La Brasserie du Commerce is a great family place, where you’ll have a fresh simple food in a relax atmosphere.

In Saint-Vaast-la-Hougue, don’t miss Les Fuchsias. And in Goury, while sitting at O P’tit Crabe, you will enjoy the bistro-style food and the view on the harbor and the lighthouse of La Hague.

What do you do now?

I am what we call a trailing spouse! My husband working for an American company, we started our expat life in 2001. After years going back and forth between Asia (Japan and China) and the US, I never had the chance to resume my former job in corporate communication. Most of the time I was a substitute French teacher in international schools, or a volunteer in different organizations. Here in Minneapolis, for four years I had been volunteering at Eden Prairie High School and now, from time to time, I volunteer at the French-American Chamber of Commerce of Minnesota.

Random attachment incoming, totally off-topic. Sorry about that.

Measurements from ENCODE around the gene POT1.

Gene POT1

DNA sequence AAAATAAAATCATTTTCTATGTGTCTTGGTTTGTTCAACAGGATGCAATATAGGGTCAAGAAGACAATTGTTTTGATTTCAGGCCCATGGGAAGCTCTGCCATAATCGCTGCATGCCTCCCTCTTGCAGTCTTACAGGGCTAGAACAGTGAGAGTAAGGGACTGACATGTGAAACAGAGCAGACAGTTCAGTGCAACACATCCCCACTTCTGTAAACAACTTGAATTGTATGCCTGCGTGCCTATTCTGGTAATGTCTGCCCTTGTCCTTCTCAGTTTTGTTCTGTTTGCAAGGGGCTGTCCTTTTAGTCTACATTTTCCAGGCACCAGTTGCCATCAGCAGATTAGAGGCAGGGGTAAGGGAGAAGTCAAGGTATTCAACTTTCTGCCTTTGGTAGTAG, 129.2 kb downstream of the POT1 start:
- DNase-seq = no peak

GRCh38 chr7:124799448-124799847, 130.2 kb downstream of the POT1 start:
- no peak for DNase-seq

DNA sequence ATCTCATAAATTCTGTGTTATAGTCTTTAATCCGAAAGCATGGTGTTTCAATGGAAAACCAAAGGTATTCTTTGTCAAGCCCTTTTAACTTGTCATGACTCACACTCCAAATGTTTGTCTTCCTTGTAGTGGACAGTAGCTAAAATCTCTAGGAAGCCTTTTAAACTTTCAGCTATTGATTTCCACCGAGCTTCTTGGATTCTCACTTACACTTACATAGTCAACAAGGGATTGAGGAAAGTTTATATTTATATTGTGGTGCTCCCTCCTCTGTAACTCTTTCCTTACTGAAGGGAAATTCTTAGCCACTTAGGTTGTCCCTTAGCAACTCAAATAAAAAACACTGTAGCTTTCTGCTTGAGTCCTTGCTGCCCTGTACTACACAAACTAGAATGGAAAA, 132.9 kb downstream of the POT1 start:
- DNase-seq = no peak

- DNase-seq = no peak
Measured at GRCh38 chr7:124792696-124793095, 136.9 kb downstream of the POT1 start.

Do you have any other advice or travel tips for Americans going to France ?

Yes! Please, don’t hesitate to leave the beaten track! France is not only Paris and the riviera. I know many Americans go to Normandy to visit the D-Day beaches, which is great, but instead of going back to Paris immediately after, they should drive a little bit up North and discover “my” secret Normandy! They will not regret it!

Merci mille fois, Marie! J'ai hâte de voir votre petit coin de Normandie!

Thank you so much, Marie! I can't wait to see your corner of Normandy!